Wednesday, September 3, 2008

Power Play

After spending some time looking at the interior and exterior apparatus of our characters, let's go back to the basic elements of scene for a moment to gain an important sense of how characters behave. As iron filings are drawn to power, characters are similarly attracted in ways that are magnetic and chemical. A character in a scene is doing something he or she has to, whether from being driven by an impulse or love or duty, by a need to remain still or take some particular action, by being yanked like a Gummy Bear at a Chuck E. Cheese convention, caught between polar forces.

Somewhere in every scene, there is a power cloud, not always fairly distributed, not always logical. George Pelecanos nails it in his latest, The Turnaround, where three teenage boys are set off in motion by the energy of one of their number who has close to the surface something the other two lack in some degree and yearn for. This particular surge of power influences them for the rest of their lives, having created a situation they will now have to live with. Somewhere in and between the lines of a short story, Two Girls Shopping, there is a cloud of power extending its reach over two sisters, a power each recognizes not in so many actual words but in many unspoken words.

Power is the politics among characters. I pay you to do a job. With that employment comes certain spoken and unspoken assumptions about how, when, and with what attitude you'll perform the job. My hiring you and paying you, even paying you handsomely, does not guarantee your respect of me or, in fact even your sense that the thing I've hired you to do is worthwhile or practical. I have one kind of power over you, you have the power to dislike, dispute, disrespect me.

Sam loves Samantha, which extends to her some power. Loving her, Sam is aware of boundaries, rules, expectations. If Samantha loves Sam in what appears to be equal measure, the politics of power becomes shunted to the things each do that infuriate the other. Sam has a nervous laugh that really bugs Samantha. Samantha tends to chew her food noisily, which causes Sam to cringe somewhat at mealtime. How does the power play out with each cheerfully sitting on the offensive thing about the other? Ah, we shall see.

Squirrel mentions The Gift of the Magi as a favored love story. Indeed it dramatizes a refreshing unselfishness that is one of the more attractive things about love, making many of us, me included, sanguine about falling in love. Let's modernize The Gift of the Magi, set it in Baltimore, give it a The Wire spin. We open on the Magi couple in a roach-infested railroad flat in the Baltimore eastside. Christmas. A noble attempt at a Christmas tree, made with wire coathangers, some stringed popcorn, some old beads, an imaginative use of pop-tops from soda cans.

We actually start where the old one ends, because this is about a hundred years later on.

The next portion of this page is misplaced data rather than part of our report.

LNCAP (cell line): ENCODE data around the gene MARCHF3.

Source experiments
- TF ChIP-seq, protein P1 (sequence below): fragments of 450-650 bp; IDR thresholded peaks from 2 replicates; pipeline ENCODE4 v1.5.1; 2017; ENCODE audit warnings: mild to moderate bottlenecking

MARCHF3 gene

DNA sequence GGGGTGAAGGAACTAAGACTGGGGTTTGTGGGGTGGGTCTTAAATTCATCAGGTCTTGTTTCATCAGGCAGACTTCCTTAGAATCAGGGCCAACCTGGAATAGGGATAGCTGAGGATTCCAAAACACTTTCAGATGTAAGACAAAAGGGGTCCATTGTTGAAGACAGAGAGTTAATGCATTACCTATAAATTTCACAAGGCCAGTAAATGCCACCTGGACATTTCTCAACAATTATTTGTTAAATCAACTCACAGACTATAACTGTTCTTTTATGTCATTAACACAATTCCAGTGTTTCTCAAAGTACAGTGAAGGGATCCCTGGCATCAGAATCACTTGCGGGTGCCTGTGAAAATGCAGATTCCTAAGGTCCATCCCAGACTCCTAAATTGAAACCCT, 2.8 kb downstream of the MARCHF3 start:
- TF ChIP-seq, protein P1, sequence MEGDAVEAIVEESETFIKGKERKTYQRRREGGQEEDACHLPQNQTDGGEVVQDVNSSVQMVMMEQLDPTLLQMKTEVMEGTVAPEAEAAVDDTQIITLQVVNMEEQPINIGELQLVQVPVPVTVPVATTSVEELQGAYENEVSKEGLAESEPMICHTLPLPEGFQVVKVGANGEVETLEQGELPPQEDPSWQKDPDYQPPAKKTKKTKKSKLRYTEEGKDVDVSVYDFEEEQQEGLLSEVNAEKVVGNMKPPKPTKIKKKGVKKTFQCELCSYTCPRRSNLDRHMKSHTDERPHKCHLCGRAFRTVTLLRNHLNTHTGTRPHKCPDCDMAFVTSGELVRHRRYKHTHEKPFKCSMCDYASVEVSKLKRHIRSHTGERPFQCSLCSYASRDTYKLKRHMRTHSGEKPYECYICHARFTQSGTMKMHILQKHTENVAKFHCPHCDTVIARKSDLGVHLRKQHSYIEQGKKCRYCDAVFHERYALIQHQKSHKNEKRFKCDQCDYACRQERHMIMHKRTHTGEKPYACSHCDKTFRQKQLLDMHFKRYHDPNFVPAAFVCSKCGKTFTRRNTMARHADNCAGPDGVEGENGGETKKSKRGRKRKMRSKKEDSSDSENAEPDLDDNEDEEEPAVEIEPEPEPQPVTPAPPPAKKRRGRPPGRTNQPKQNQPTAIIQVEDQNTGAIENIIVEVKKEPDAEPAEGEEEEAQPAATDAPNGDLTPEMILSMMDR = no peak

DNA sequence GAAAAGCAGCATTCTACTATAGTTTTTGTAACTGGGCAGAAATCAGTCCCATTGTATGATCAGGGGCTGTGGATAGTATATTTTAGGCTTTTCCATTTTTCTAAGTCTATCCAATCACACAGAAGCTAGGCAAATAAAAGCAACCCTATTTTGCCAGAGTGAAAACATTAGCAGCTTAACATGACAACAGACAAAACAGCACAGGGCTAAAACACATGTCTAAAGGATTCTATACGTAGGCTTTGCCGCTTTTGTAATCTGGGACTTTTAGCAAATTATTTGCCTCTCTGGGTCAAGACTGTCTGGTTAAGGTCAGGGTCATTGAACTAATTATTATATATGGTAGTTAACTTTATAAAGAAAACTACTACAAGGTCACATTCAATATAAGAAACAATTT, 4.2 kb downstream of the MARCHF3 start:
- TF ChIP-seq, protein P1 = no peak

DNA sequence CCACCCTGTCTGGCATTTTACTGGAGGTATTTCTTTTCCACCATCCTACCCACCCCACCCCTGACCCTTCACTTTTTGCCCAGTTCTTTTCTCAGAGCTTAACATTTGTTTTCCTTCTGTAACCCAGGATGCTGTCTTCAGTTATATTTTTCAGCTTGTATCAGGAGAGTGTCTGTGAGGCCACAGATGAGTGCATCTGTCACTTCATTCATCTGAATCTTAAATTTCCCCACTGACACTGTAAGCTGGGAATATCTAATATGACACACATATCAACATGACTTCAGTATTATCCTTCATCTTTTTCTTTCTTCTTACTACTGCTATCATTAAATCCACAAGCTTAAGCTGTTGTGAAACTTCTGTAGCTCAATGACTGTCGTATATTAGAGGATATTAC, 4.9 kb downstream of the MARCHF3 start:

HE: Yo! What with the ski cap?
SHE: Where your daddy's watch?
HE Needed a small loan. (extnds package wrapped in nespaper pags) Merry Christmas.
SHE: (takes package, rummags under sofa to find a purple velvet bag, associatd with holding a pint of Seagram's VO) Back at you.

They nod smiles to one another, fall to opening the gifts.
He looks at his gift, a watch chain. Hefts it for a moment, raches for her ski cap, yanks it off her head.
HE: What is with you, selling your hair to some sleaze wig maker?
SHE: And you? You sold your daddy's watch to get me THESE? (hefts a pair of tortoise-shell combs) I can grow hair back. You can't grow that watch back.
HE: I wanted something nice for you.
SHE: So you could like objectify me.
HE: No, man. It isn't that way.

and away we go.

Power resides in every scene and we need to look at who has it, how it's used, and what that person's motivs are, because that's the unspoken undersurface of story.

In real life and drama, who are you into? Who's into you? Name me one surprise source of power over you. Name me one surprise source where you have the edge.

Now you know how it feels...


Querulous Squirrel said...

Completely hilarious and totally convincing. I swear, Shelly, you should start a whole separate blog commentary on The Wire. We could all watch it segment by segment and then discuss it. I can't believe all the literary bloggers who haven't seen it. Then, again, I can't believe all the books I haven't read that they all probably have. I'm about to do a post soon on one aspect of the Wire the relates to other writing, maybe this weekend when I have time to think and also rewatch a few episodes for material. It's amazing how quickly the language of it leaves your brain.

Anonymous said...

Wow. No one has ever used a story of mine as an example of anything. I'm moved beyond reason.

As for power...a surprise source of power over me? I don't know if anything/anyone I can think of is really a surprise.

And the other way around? I don't know if this counts but I am always surprised when I discover I influenced or changed a student's behavior. It's like, really? You were listening to and believing me?

Wild Iris said...

Magnetism is a very powerful force in story telling, and essential for the motivations and interactions of the characters, but even more essential to transfer that magnetic pull to the reader. My magnetic pull is knowing how a person responds to whatever stimulus is put into play, whether for good or for ill... give me the response. I am fascinated by human bahvior.